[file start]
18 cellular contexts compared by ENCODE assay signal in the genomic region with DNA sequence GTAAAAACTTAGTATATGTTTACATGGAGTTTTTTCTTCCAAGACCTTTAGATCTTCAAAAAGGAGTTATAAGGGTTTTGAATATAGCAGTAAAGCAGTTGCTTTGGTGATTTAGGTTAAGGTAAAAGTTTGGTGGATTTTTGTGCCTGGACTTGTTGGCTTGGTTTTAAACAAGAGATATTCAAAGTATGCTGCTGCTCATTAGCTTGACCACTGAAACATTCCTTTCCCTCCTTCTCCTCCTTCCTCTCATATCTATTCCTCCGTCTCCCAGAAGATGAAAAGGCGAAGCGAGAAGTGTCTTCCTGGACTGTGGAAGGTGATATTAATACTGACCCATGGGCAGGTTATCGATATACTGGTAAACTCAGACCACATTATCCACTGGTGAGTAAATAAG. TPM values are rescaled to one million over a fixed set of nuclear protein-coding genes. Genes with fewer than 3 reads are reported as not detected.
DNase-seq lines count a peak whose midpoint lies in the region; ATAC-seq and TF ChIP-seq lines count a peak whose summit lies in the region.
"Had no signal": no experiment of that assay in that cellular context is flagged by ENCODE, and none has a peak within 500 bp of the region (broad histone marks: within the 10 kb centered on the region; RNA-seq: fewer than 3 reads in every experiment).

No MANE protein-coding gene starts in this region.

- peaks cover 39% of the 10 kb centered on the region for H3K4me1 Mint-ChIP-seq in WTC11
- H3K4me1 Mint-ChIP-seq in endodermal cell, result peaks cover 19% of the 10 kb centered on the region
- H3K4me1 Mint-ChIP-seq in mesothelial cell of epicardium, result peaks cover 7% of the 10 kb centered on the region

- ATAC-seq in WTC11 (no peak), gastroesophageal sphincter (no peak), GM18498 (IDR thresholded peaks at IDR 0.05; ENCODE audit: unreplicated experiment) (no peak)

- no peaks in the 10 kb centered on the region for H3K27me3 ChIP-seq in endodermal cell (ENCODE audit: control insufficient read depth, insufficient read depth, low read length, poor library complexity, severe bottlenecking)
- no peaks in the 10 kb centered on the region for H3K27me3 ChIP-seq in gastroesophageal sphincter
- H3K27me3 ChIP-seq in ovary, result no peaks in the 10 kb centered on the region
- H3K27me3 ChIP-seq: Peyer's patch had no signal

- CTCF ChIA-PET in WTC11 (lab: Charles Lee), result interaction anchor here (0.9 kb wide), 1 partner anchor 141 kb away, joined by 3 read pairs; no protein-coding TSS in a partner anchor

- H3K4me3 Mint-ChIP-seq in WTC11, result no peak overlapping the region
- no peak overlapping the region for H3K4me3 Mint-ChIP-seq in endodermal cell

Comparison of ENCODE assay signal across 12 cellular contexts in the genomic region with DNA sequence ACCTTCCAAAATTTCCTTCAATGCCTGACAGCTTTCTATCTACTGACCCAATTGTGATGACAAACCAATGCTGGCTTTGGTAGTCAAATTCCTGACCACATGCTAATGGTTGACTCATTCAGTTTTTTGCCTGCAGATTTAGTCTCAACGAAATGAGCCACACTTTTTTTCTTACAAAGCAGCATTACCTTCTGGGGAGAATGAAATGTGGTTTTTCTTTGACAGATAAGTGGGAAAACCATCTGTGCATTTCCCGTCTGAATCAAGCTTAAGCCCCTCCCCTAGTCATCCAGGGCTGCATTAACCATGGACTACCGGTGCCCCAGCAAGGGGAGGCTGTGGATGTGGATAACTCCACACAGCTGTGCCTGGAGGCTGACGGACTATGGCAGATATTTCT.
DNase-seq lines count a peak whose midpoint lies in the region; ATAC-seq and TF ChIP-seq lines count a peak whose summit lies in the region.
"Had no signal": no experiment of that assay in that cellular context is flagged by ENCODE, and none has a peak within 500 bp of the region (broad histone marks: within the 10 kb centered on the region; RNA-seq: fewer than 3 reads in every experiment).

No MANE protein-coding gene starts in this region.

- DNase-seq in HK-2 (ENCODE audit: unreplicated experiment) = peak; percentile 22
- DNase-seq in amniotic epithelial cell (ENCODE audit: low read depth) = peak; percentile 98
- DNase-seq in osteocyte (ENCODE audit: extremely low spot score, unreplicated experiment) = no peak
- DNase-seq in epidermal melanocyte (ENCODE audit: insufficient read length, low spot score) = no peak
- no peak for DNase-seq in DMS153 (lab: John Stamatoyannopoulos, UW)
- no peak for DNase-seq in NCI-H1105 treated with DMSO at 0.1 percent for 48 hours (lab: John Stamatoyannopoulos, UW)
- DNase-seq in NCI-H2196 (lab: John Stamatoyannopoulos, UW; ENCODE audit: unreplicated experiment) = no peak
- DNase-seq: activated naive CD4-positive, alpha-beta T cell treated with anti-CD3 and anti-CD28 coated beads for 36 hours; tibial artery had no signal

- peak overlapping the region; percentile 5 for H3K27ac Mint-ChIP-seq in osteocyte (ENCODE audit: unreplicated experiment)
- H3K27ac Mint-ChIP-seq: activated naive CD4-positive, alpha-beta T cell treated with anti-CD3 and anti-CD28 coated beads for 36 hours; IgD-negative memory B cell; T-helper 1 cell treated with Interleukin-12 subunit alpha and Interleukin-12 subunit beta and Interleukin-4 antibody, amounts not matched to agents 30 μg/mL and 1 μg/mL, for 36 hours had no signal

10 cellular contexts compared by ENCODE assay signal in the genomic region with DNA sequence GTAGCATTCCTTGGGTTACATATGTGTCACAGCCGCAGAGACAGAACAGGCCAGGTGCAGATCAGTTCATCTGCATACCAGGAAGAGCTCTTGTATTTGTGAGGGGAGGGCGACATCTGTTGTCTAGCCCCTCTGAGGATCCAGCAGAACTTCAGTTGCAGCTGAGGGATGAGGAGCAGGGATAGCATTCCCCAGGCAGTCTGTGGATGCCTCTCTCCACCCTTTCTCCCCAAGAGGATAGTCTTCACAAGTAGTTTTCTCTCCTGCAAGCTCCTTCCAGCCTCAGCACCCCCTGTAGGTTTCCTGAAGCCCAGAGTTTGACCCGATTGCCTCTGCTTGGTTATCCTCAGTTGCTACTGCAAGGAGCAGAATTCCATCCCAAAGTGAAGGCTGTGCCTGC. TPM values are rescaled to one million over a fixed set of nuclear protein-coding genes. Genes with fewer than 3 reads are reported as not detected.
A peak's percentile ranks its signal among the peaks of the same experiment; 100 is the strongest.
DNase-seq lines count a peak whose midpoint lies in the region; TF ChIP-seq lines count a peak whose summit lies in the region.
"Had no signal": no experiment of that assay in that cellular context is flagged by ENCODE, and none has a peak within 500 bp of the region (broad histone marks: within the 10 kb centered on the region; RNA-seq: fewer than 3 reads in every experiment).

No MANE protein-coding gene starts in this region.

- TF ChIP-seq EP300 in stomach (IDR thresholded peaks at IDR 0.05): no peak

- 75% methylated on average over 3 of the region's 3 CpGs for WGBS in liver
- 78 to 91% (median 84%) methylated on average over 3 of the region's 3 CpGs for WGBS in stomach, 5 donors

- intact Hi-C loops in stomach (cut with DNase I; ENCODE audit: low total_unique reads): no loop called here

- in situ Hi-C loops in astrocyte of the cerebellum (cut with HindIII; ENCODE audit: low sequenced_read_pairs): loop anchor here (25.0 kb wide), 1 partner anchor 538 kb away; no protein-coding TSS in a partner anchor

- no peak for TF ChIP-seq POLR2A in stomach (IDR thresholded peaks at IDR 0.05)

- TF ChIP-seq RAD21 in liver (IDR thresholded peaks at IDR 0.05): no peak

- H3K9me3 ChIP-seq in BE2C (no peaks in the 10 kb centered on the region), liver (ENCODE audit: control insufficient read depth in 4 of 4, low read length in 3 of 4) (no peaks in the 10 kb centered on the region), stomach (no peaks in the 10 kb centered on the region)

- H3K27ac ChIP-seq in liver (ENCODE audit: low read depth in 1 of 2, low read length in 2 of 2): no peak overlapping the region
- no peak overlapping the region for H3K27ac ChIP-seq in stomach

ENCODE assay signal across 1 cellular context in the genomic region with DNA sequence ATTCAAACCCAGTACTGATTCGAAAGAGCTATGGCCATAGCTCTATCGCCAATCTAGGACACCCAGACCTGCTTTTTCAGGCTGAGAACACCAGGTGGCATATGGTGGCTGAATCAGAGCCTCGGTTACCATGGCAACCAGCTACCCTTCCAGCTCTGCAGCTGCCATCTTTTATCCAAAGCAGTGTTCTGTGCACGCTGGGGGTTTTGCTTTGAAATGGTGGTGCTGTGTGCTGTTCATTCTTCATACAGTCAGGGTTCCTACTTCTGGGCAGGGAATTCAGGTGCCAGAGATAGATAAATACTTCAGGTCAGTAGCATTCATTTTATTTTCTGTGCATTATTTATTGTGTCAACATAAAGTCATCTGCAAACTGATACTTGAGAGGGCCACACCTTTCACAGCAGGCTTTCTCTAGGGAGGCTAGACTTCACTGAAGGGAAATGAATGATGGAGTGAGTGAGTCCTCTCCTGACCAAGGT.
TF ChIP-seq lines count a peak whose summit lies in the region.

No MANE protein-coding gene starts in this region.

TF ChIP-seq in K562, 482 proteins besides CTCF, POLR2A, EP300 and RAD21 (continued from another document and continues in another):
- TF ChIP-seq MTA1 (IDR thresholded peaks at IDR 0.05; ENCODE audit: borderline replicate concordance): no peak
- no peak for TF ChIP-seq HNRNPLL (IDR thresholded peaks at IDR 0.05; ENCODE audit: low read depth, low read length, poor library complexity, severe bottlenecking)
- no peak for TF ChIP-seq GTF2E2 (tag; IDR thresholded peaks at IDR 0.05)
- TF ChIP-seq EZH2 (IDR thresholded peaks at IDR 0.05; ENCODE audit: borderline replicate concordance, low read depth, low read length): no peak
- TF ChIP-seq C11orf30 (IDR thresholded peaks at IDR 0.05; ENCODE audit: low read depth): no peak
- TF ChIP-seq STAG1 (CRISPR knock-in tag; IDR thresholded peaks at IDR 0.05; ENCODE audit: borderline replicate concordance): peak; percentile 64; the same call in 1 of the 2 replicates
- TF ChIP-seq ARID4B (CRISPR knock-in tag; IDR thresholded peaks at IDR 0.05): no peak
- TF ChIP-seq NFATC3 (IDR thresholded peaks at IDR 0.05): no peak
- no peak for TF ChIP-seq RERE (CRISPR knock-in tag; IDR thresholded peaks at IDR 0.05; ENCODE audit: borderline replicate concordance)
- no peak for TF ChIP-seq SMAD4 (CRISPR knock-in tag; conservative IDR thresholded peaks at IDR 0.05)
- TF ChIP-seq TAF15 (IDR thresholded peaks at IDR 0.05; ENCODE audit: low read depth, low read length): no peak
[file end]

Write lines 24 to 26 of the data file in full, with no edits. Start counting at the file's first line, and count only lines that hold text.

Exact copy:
- no peak for DNase-seq in DMS153 (lab: John Stamatoyannopoulos, UW)
- no peak for DNase-seq in NCI-H1105 treated with DMSO at 0.1 percent for 48 hours (lab: John Stamatoyannopoulos, UW)
- DNase-seq in NCI-H2196 (lab: John Stamatoyannopoulos, UW; ENCODE audit: unreplicated experiment) = no peak